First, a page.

Tuesday, September 04, 2012

How to "Test" Keynes Versus Hayek

Brad DeLong highlights a paper that appears to do this. The conclusion? We had a Hayekian problem, but we've dispensed with that. Now we are having a Keynesian problem.

Anyway, this makes the point I've been repeating: Hayek and Keynes both had sensible cycle theories, and their theories are not even contradictory. There is no reason we can't have structural maladjustments and aggregate demand shortfalls at the same time, or in succession.


  1. The real issue libertarians and I guess even you have with Keynesianism is its solutions not its analysis. Of course its solutions depend on this (incomplete) analysis. However if Keynes cycle theory is true, but it ignores that Hayek's also is true then you get a problem, because Keynesians solutions start a Hayek cycle (And in turn a Keynes cycle if you so will. In a way Keynes solutions start a Keynes cycle).

    Please correct me if I am wrong. Crudely put the only thing Keynes cycle says is that people can become irrationally scared due to some trigger and stop doing business, investing, consuming etc. because they suddenly don't see what is profitable, which initially is self-enforcing. But at some point chances to make profit grow so big due to people pulling out of the markets (markets bottom out) that people start to do business again (self-correcting). That is nothing Austrians objects to, is it? They object that you cannot short cut this process by artificial demand created by CBs and governments, and they argue that this action in itself sows the seeds for a future event that triggers people to become scared again because of missing economic calculation causing malinvestments.

    So while I think Keynes cycle put this way in itself is correct it is for my point of view nothing special and can be seen in lots of real world examples. E.g. If someone has a near crash with his car, it might result in less driving or at least in more careful driving than before because he is maybe even absolutely irrationally afraid. After a while though the accident is forgotten and he starts driving just like before. Does that mean we should pump people full with drugs according to what we would call in German the “watering-can principle” (= random distribution of doses to people no matter if they are irrationally afraid or not) so that they aren’t afraid anymore?

    "Aggregate demand shortfalls" in my point of view are natural human reactions in such circumstances, and I don't see how you can prevent them from happening without causing more in the future.

    1. Interesting point. The Keynesian response is that allowing the recession causes real human misery that can be avoided. Your response is probably, "Better a little misery now than more tomorrow."

      I have no definitive opinion on who is right here.

    2. I'm not sure it's correct to say that a Keynesian solution can cause a Hayekian problem...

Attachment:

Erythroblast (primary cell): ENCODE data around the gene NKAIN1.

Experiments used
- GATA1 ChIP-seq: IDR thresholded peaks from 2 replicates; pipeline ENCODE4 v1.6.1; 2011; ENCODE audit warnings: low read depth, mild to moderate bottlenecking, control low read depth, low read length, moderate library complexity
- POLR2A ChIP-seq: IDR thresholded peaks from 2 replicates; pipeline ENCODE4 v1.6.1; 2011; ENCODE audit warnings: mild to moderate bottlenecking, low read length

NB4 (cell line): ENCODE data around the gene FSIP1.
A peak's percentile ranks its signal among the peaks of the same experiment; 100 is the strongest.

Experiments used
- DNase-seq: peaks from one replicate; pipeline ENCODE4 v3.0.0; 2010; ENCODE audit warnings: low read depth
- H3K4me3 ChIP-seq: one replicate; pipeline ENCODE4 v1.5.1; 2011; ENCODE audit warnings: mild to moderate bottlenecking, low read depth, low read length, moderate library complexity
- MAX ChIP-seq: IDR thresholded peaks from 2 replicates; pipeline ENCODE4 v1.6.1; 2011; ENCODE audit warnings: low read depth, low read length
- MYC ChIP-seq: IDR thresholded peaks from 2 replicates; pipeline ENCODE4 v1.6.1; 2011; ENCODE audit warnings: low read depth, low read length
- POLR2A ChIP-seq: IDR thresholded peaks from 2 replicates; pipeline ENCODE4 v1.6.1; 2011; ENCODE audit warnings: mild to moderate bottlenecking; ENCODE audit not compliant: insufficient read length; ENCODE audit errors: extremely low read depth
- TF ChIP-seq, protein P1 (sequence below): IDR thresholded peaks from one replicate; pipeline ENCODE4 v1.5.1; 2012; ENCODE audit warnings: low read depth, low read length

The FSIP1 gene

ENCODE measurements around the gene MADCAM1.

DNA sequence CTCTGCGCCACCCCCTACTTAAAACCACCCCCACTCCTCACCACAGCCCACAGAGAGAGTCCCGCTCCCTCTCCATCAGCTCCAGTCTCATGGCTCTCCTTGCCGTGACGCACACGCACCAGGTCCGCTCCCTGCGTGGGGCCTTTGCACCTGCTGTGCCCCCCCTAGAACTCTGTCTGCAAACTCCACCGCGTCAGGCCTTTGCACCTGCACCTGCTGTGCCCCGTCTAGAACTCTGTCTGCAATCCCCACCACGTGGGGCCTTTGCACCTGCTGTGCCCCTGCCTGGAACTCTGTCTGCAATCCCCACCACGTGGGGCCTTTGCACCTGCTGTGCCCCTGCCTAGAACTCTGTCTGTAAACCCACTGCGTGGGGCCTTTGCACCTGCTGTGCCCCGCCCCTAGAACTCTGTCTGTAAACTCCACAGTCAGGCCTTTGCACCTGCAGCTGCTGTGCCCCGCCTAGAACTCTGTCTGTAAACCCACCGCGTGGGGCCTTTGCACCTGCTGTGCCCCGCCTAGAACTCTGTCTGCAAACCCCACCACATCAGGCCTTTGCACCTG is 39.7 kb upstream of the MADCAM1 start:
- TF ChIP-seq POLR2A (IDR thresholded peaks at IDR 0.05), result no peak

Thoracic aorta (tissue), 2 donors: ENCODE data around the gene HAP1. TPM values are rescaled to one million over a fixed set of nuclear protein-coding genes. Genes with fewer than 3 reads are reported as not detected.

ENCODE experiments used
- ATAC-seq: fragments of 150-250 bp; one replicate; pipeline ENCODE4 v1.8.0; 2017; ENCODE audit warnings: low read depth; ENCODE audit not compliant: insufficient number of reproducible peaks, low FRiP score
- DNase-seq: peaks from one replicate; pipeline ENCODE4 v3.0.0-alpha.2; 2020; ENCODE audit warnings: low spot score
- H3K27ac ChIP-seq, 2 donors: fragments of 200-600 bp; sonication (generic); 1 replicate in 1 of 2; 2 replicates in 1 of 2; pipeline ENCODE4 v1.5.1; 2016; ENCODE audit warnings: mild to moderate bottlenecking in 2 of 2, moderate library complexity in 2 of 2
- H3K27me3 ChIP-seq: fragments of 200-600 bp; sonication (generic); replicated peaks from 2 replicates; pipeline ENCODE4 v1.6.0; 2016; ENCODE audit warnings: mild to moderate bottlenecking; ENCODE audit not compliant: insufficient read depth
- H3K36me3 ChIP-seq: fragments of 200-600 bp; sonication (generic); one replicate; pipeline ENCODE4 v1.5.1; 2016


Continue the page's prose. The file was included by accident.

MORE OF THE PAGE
...or to put it a better way, you have to clarify what part of Hayek is "right". I think a great deal of what he has to say about the capital structure makes sense. It's consistent with what I observe about asset and labor specificity and the irreversibility of investments. It's an unassailable, straightforward neoclassical argument about the implications of the fact that the interest rate influences what we could think of as the carrying costs of intermediate goods (which are also specific rather than general). That's all wonderful stuff.

      But if Keynes is right about the causes of the crisis and the fact that the departure from the natural rate of interest occurs during the bust, and not during the boom - if he's right about that and Hayek is right about the capital structure - then Keynesian policy is exactly what you need to get back on course to maintaining a sustainable capital structure.

      Of course, if Hayek is right on the capital theory and the macroeconomics it's probably less good of an idea.

      But I think Gene has the right idea - we shouldn't look at this as an either/or. Sometimes we get either/ors, but in a lot of cases we're just describing different parts of the elephant.

    3. Yes, I don't see any reason that a Hayekian false boom could not produce a Keynesian aggregate demand shortfall in response to the spooking of the animal spirits. The key then would be to do stimulus just until the AD shortfall is corrected, and to stop before creating a new boom.

      Tricky business!

  2. Hello,

    I wish that Dr. Murphy would comment more on your strictly economic posts. For example, I was disappointed that he did not comment on your critique of Rothbard's views in M.E.S on Keynes and the multiplier. Your critique was very concrete, it was not vague, thus a nice "Scholastic" style dialogue may have been possible. Of course, I know he is very busy, but you made a very concrete attack on Rothbard's views regarding the multiplier and an intelligent response from a "Rothbardian" would have been...a step in the right direction for the cause of intellectual advancement.


    1. Come now: if you were in Bob's position, would you want to enter into direct debate with me? Do high school basketball teams challenge the Lakers?

      (I joke, of course: it is always fun teasing Bob.)


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